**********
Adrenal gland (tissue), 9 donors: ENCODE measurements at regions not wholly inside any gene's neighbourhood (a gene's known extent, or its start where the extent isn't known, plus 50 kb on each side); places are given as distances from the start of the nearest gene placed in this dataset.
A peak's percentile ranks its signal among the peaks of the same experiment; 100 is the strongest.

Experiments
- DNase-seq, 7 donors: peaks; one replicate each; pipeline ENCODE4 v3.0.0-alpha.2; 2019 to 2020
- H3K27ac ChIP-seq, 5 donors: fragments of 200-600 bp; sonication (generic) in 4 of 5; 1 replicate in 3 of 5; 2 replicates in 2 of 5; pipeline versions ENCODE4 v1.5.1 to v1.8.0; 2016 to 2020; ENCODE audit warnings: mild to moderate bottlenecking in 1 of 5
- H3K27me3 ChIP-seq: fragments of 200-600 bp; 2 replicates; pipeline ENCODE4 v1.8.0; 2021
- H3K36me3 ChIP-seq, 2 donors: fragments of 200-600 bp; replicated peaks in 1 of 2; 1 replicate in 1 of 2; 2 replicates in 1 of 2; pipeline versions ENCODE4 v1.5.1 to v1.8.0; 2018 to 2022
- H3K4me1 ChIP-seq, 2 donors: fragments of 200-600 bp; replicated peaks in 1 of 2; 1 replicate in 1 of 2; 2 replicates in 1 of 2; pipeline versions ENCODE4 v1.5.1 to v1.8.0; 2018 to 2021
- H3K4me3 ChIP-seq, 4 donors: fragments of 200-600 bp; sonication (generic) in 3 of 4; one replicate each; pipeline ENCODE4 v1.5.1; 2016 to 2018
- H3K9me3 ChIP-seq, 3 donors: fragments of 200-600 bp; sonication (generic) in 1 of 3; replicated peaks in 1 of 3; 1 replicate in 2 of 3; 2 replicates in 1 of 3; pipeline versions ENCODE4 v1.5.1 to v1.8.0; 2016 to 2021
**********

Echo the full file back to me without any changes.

Adrenal gland (tissue), 9 donors: ENCODE measurements at regions not wholly inside any gene's neighbourhood (a gene's known extent, or its start where the extent isn't known, plus 50 kb on each side); places are given as distances from the start of the nearest gene placed in this dataset.
A peak's percentile ranks its signal among the peaks of the same experiment; 100 is the strongest.

Experiments
- DNase-seq, 7 donors: peaks; one replicate each; pipeline ENCODE4 v3.0.0-alpha.2; 2019 to 2020
- H3K27ac ChIP-seq, 5 donors: fragments of 200-600 bp; sonication (generic) in 4 of 5; 1 replicate in 3 of 5; 2 replicates in 2 of 5; pipeline versions ENCODE4 v1.5.1 to v1.8.0; 2016 to 2020; ENCODE audit warnings: mild to moderate bottlenecking in 1 of 5
- H3K27me3 ChIP-seq: fragments of 200-600 bp; 2 replicates; pipeline ENCODE4 v1.8.0; 2021
- H3K36me3 ChIP-seq, 2 donors: fragments of 200-600 bp; replicated peaks in 1 of 2; 1 replicate in 1 of 2; 2 replicates in 1 of 2; pipeline versions ENCODE4 v1.5.1 to v1.8.0; 2018 to 2022
- H3K4me1 ChIP-seq, 2 donors: fragments of 200-600 bp; replicated peaks in 1 of 2; 1 replicate in 1 of 2; 2 replicates in 1 of 2; pipeline versions ENCODE4 v1.5.1 to v1.8.0; 2018 to 2021
- H3K4me3 ChIP-seq, 4 donors: fragments of 200-600 bp; sonication (generic) in 3 of 4; one replicate each; pipeline ENCODE4 v1.5.1; 2016 to 2018
- H3K9me3 ChIP-seq, 3 donors: fragments of 200-600 bp; sonication (generic) in 1 of 3; replicated peaks in 1 of 3; 1 replicate in 2 of 3; 2 replicates in 1 of 3; pipeline versions ENCODE4 v1.5.1 to v1.8.0; 2016 to 2021